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A sharp rise in voter registration, predominantly among young people, has boosted Labour’s hopes in the general election.

Figures show more than 3 million people have registered since the election was called on 29 October.

More than two-thirds of those applications are from people under 34, who tend to be more favourable towards Labour than the Conservatives.

The Electoral Reform Society said the overall figure for registrations is 38% higher than the 2,315,893 applications to register in a similar period in the 2017 election.

There have been on average 114,000 registrations per day this time around, compared with 68,000 registrations per day in 2017.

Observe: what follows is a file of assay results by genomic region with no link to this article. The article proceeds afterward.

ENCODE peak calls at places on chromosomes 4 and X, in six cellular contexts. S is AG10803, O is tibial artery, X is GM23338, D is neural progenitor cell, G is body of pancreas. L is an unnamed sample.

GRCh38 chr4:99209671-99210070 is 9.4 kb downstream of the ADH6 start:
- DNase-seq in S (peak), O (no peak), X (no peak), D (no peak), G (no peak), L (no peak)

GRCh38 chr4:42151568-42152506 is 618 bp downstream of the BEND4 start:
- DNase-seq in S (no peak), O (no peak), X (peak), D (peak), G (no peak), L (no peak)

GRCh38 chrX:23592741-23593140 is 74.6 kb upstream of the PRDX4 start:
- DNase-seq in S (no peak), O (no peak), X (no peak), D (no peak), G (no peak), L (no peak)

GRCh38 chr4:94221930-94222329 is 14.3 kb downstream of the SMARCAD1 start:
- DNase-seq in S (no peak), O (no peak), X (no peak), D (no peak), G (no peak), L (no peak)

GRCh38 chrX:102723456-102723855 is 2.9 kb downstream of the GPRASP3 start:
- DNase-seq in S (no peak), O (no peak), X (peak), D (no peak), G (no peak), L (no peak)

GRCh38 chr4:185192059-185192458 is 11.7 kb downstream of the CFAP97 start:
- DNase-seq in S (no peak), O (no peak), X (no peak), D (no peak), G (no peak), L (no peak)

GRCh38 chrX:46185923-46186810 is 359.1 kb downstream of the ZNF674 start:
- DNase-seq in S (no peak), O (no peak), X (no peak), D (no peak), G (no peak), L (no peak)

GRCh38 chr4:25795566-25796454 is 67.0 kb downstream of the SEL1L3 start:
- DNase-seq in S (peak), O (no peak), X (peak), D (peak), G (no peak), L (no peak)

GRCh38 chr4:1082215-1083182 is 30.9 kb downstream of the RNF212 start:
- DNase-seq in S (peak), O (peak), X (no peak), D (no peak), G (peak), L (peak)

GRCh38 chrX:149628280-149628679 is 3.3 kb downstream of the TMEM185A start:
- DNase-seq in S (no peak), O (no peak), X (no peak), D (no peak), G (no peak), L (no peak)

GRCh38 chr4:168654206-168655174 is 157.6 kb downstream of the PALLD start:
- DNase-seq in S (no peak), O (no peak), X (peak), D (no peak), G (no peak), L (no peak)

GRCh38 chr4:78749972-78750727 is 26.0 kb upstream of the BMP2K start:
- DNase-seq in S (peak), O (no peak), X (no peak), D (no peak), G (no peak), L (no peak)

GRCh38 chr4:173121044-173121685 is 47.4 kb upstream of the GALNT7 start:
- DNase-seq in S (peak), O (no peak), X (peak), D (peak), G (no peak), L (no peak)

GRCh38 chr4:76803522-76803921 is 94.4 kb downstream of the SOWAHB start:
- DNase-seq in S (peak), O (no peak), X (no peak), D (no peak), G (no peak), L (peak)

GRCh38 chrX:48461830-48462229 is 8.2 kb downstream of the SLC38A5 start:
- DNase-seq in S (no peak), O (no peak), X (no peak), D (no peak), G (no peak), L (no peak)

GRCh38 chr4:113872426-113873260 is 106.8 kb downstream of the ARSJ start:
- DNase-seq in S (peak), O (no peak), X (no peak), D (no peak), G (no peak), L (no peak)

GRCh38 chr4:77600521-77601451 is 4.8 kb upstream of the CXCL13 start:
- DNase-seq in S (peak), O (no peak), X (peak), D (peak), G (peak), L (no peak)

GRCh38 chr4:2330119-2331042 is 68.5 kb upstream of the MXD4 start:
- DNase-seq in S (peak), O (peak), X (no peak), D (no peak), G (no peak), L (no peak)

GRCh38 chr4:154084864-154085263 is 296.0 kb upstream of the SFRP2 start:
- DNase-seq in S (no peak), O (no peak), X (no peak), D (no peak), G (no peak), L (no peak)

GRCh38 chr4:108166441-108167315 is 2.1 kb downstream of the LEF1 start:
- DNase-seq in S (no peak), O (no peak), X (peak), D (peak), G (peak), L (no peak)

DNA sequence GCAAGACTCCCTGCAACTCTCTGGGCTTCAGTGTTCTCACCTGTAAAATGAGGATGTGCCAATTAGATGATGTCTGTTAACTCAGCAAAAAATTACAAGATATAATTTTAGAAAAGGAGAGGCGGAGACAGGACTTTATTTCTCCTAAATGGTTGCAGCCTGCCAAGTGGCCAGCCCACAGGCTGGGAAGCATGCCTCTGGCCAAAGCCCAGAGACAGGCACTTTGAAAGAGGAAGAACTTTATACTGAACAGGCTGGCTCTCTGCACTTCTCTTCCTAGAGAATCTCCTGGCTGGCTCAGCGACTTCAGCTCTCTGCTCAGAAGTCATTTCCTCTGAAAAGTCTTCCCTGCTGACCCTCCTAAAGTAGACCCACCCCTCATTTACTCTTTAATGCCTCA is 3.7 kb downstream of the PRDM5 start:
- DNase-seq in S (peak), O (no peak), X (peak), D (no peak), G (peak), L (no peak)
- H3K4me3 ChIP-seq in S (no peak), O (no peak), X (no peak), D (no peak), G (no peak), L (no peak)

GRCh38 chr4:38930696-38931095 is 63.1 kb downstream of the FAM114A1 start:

It is estimated that around a million of those who registered were just being cautious and will already have been on the register, but that still leaves a large number of new applicants.

Jess Garland, director of policy and research at the Electoral Reform Society, said: “This surge in registrations is highly encouraging, given the huge numbers missing from the electoral roll. Read more

Also Read: Factcheck: will a Labour government hold two referendums in 2020?

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